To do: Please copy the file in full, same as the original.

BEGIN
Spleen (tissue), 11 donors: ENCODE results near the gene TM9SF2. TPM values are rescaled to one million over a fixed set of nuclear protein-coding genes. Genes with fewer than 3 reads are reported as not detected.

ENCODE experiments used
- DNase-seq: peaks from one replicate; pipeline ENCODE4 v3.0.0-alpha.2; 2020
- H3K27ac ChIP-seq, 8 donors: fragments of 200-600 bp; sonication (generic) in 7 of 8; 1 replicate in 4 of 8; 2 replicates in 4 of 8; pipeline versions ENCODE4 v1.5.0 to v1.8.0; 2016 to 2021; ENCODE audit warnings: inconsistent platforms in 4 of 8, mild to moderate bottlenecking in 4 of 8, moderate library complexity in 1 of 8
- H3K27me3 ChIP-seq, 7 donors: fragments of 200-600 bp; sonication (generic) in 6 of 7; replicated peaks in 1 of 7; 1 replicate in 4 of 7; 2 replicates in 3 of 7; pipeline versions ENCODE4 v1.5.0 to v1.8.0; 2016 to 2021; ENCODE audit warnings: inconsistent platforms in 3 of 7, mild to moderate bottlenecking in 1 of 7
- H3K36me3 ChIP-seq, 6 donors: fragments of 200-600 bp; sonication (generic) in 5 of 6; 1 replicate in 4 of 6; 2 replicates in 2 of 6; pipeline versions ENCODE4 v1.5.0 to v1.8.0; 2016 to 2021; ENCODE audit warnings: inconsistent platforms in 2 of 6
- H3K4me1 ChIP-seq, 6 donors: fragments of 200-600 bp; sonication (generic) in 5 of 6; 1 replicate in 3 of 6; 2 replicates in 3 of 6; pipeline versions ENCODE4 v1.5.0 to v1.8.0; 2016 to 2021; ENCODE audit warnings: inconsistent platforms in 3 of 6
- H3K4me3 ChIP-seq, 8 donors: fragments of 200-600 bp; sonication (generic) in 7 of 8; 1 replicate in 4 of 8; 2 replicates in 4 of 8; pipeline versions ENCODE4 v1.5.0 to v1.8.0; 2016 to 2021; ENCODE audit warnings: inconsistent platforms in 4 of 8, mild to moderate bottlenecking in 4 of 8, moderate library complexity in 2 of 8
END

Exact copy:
Spleen (tissue), 11 donors: ENCODE results near the gene TM9SF2. TPM values are rescaled to one million over a fixed set of nuclear protein-coding genes. Genes with fewer than 3 reads are reported as not detected.

ENCODE experiments used
- DNase-seq: peaks from one replicate; pipeline ENCODE4 v3.0.0-alpha.2; 2020
- H3K27ac ChIP-seq, 8 donors: fragments of 200-600 bp; sonication (generic) in 7 of 8; 1 replicate in 4 of 8; 2 replicates in 4 of 8; pipeline versions ENCODE4 v1.5.0 to v1.8.0; 2016 to 2021; ENCODE audit warnings: inconsistent platforms in 4 of 8, mild to moderate bottlenecking in 4 of 8, moderate library complexity in 1 of 8
- H3K27me3 ChIP-seq, 7 donors: fragments of 200-600 bp; sonication (generic) in 6 of 7; replicated peaks in 1 of 7; 1 replicate in 4 of 7; 2 replicates in 3 of 7; pipeline versions ENCODE4 v1.5.0 to v1.8.0; 2016 to 2021; ENCODE audit warnings: inconsistent platforms in 3 of 7, mild to moderate bottlenecking in 1 of 7
- H3K36me3 ChIP-seq, 6 donors: fragments of 200-600 bp; sonication (generic) in 5 of 6; 1 replicate in 4 of 6; 2 replicates in 2 of 6; pipeline versions ENCODE4 v1.5.0 to v1.8.0; 2016 to 2021; ENCODE audit warnings: inconsistent platforms in 2 of 6
- H3K4me1 ChIP-seq, 6 donors: fragments of 200-600 bp; sonication (generic) in 5 of 6; 1 replicate in 3 of 6; 2 replicates in 3 of 6; pipeline versions ENCODE4 v1.5.0 to v1.8.0; 2016 to 2021; ENCODE audit warnings: inconsistent platforms in 3 of 6
- H3K4me3 ChIP-seq, 8 donors: fragments of 200-600 bp; sonication (generic) in 7 of 8; 1 replicate in 4 of 8; 2 replicates in 4 of 8; pipeline versions ENCODE4 v1.5.0 to v1.8.0; 2016 to 2021; ENCODE audit warnings: inconsistent platforms in 4 of 8, mild to moderate bottlenecking in 4 of 8, moderate library complexity in 2 of 8